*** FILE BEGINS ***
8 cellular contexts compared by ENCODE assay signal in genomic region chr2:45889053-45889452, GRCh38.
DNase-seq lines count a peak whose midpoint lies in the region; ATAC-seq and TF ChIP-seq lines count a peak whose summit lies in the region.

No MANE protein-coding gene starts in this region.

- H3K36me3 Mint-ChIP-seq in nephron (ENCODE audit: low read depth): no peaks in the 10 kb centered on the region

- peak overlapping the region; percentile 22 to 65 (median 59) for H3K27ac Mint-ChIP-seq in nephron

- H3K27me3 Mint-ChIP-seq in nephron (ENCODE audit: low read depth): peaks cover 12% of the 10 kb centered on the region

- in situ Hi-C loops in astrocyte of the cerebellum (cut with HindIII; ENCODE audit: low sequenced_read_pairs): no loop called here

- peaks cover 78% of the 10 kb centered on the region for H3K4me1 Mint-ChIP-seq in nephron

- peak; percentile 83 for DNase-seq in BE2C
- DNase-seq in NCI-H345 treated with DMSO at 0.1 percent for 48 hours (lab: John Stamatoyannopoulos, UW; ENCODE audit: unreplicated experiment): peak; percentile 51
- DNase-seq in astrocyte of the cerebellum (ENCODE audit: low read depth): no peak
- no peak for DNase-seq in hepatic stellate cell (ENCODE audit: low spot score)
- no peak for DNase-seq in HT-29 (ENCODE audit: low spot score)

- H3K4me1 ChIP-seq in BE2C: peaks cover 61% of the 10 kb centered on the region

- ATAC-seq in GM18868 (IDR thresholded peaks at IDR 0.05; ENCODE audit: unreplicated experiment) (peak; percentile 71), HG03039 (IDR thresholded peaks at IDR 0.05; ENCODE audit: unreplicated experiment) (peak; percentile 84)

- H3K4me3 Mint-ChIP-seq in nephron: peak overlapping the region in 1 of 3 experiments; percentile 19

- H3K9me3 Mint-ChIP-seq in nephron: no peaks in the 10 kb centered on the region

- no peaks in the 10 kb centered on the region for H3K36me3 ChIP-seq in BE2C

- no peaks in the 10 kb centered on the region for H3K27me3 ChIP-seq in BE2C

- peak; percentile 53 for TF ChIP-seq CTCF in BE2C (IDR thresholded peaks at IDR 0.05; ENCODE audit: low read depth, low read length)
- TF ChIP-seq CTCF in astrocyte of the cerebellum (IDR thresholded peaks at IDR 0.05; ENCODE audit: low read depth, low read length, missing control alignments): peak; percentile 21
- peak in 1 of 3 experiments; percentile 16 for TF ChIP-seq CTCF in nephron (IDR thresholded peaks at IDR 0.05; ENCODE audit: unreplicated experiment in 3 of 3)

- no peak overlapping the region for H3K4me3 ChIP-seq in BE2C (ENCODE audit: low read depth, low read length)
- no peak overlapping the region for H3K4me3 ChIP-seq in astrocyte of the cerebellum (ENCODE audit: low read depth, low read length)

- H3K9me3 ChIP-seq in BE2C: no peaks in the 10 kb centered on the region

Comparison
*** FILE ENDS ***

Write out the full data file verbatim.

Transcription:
8 cellular contexts compared by ENCODE assay signal in genomic region chr2:45889053-45889452, GRCh38.
DNase-seq lines count a peak whose midpoint lies in the region; ATAC-seq and TF ChIP-seq lines count a peak whose summit lies in the region.

No MANE protein-coding gene starts in this region.

- H3K36me3 Mint-ChIP-seq in nephron (ENCODE audit: low read depth): no peaks in the 10 kb centered on the region

- peak overlapping the region; percentile 22 to 65 (median 59) for H3K27ac Mint-ChIP-seq in nephron

- H3K27me3 Mint-ChIP-seq in nephron (ENCODE audit: low read depth): peaks cover 12% of the 10 kb centered on the region

- in situ Hi-C loops in astrocyte of the cerebellum (cut with HindIII; ENCODE audit: low sequenced_read_pairs): no loop called here

- peaks cover 78% of the 10 kb centered on the region for H3K4me1 Mint-ChIP-seq in nephron

- peak; percentile 83 for DNase-seq in BE2C
- DNase-seq in NCI-H345 treated with DMSO at 0.1 percent for 48 hours (lab: John Stamatoyannopoulos, UW; ENCODE audit: unreplicated experiment): peak; percentile 51
- DNase-seq in astrocyte of the cerebellum (ENCODE audit: low read depth): no peak
- no peak for DNase-seq in hepatic stellate cell (ENCODE audit: low spot score)
- no peak for DNase-seq in HT-29 (ENCODE audit: low spot score)

- H3K4me1 ChIP-seq in BE2C: peaks cover 61% of the 10 kb centered on the region

- ATAC-seq in GM18868 (IDR thresholded peaks at IDR 0.05; ENCODE audit: unreplicated experiment) (peak; percentile 71), HG03039 (IDR thresholded peaks at IDR 0.05; ENCODE audit: unreplicated experiment) (peak; percentile 84)

- H3K4me3 Mint-ChIP-seq in nephron: peak overlapping the region in 1 of 3 experiments; percentile 19

- H3K9me3 Mint-ChIP-seq in nephron: no peaks in the 10 kb centered on the region

- no peaks in the 10 kb centered on the region for H3K36me3 ChIP-seq in BE2C

- no peaks in the 10 kb centered on the region for H3K27me3 ChIP-seq in BE2C

- peak; percentile 53 for TF ChIP-seq CTCF in BE2C (IDR thresholded peaks at IDR 0.05; ENCODE audit: low read depth, low read length)
- TF ChIP-seq CTCF in astrocyte of the cerebellum (IDR thresholded peaks at IDR 0.05; ENCODE audit: low read depth, low read length, missing control alignments): peak; percentile 21
- peak in 1 of 3 experiments; percentile 16 for TF ChIP-seq CTCF in nephron (IDR thresholded peaks at IDR 0.05; ENCODE audit: unreplicated experiment in 3 of 3)

- no peak overlapping the region for H3K4me3 ChIP-seq in BE2C (ENCODE audit: low read depth, low read length)
- no peak overlapping the region for H3K4me3 ChIP-seq in astrocyte of the cerebellum (ENCODE audit: low read depth, low read length)

- H3K9me3 ChIP-seq in BE2C: no peaks in the 10 kb centered on the region

Comparison